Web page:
BRINGING MAKE MUSIC DAY TO THE UK
This is the UK’s contribution to the international summer solstice music celebration which first started in France in 1982 as Fête de la Musique and which now takes place in over 120 countries and 750 cities across the world.
Make Music Day UK aims to turn the country into a stage and offer a full spectrum of performers the opportunity to display their musical skills. All events are free to attend.
- Performed by anyone, enjoyed by everyone
- Open to music makers of all ages, skill levels, and musical styles
- A DIY celebration of music that needs YOU to make it happen
- A chance for people to have a go at singing or trying an instrument for the first time
- An opportunity to promote your venue, business or musical activity
- A way to showcase talent and reach new audiences
- A fantastic way to enjoy the longest day of the year
Showcase the breadth and variety of musical activity and talent present in all communities, but often hidden
Introduce organisations, venues, performers and businesses to new audiences by taking music into the streets and unusual locations.
Encourage more members of the public to engage with music as participants and audiences, perhaps trying something for the first time
Act as a trigger for individuals to return to or embark on music-making in their leisure time
Bringing grass-roots communities together and providing them with a framework to create their own music making events
Tying in with international Make Music Day, bringing countries together and allowing for cultural exchange
Make Music Day UK is currently supported by an alliance of over fifty organisations, headed by Making Music, Music for All and media partner Classic FM with support from Arts Council England, Creative Scotland, the NAMM Foundation and Music Sales. Make Music Day UK is part of the international Make Music Alliance.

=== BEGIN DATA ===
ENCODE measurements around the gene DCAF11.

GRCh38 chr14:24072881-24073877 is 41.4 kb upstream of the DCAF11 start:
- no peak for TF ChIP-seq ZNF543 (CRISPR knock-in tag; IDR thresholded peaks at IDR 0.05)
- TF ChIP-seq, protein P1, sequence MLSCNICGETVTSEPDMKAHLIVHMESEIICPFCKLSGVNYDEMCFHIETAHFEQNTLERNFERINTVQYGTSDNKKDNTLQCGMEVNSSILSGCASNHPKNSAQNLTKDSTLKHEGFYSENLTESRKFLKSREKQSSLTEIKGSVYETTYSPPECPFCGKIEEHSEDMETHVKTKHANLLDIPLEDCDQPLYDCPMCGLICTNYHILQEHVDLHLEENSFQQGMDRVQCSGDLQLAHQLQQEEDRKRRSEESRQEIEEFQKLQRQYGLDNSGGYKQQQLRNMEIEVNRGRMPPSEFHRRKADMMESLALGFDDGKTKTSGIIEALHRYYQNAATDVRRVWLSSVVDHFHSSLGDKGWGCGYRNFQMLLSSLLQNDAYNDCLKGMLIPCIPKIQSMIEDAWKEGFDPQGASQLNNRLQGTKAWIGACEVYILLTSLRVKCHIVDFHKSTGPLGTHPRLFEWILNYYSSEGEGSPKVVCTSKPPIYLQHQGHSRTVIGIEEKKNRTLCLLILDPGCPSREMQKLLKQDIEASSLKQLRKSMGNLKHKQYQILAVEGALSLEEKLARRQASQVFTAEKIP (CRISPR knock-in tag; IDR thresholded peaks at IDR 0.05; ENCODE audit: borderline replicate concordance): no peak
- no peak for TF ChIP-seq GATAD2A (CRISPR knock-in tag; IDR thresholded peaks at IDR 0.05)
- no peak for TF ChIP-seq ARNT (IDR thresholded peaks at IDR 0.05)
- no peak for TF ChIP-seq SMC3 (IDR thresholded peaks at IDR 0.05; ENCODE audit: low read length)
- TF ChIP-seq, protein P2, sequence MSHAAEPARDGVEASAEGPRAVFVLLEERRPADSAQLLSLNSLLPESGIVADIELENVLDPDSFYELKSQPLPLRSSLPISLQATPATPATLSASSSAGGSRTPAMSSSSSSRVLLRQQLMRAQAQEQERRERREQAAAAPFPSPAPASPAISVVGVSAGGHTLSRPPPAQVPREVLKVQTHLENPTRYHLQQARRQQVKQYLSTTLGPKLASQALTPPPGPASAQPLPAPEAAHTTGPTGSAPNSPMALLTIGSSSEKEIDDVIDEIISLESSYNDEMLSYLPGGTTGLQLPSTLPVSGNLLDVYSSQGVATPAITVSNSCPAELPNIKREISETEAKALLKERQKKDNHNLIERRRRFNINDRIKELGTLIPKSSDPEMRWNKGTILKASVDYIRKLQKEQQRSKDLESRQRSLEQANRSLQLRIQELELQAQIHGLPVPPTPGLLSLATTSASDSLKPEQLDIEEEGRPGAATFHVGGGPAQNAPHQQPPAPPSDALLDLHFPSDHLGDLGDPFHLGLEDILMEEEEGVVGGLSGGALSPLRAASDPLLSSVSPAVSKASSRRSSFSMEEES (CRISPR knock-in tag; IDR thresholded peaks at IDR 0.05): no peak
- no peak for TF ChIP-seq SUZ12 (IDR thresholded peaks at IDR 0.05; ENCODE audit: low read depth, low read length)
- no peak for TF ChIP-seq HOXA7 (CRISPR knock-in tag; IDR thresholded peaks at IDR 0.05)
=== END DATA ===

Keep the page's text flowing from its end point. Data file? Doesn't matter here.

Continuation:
Make Music Day UK Steering Group: Ann Barkway, Sarah Derbyshire (Orchestras Live), Barbara Eifler (Making Music), Betty Heywood (NAMM Foundation), Tessa Marchington (Music in Offices), Damien McGlynn (Voluntary Arts), Paul McManus and Alice Monk (Music for All), Katy Spicer (English Folk Dance and Song Society) and Adam Taylor (International Association of Music Libraries).
Make Music Day UK Project Manager – Alison Porter
Associate Project Manager – Nick Feldman
Last year, over 750 cities around the world threw citywide music celebrations on 21 June.
It all started 35 years ago in France.
In 1982, Jack Lang and his staff at the Ministry of Culture dreamed up an idea for a new kind of musical holiday. They imagined a day where free, live music would be everywhere: street corners and parks, rooftops and gardens, shop fronts and mountaintops.
And, unlike a typical music festival, anyone and everyone would be invited to join and play music, or host performances. The event would take place on the summer solstice, 21 June, and would be called Fête de la Musique (in French, the name means both ‘festival of music’ and ‘make music’!).
Amazingly enough, this dream has come true. The Fête has turned into a true national holiday: France shuts down on the summer solstice and musicians take over. Last year, 2 in 3 of the population of France took part in Fête de la Musique!
Three decades after it began, the holiday has spread throughout the world and is now celebrated in more than 120 countries.
Make Music Day first came to the UK in 2012 and the number of events taking place has been growing year on year. 2017 was the first UK-wide coordinated event with support and funding from national organisations. In 2018, more than 200 separate events and around 500 individual performances took place across the country from Aberdeen to Falmouth, Swansea to Norwich, and everywhere in between. With the support of around 60 music organisations and businesses, Make Music Day UK is set to grow significantly over the next few years.
We want everyone to think about how they can participate in a UK contribution to Make Music Day — whether that be performing, organising an event, convincing a venue to take their music outside or lending your time, equipment and support. The UK can then truly embrace the amazing worldwide phenomenon known as Make Music Day – it’s simply the best way to celebrate the longest day of the year!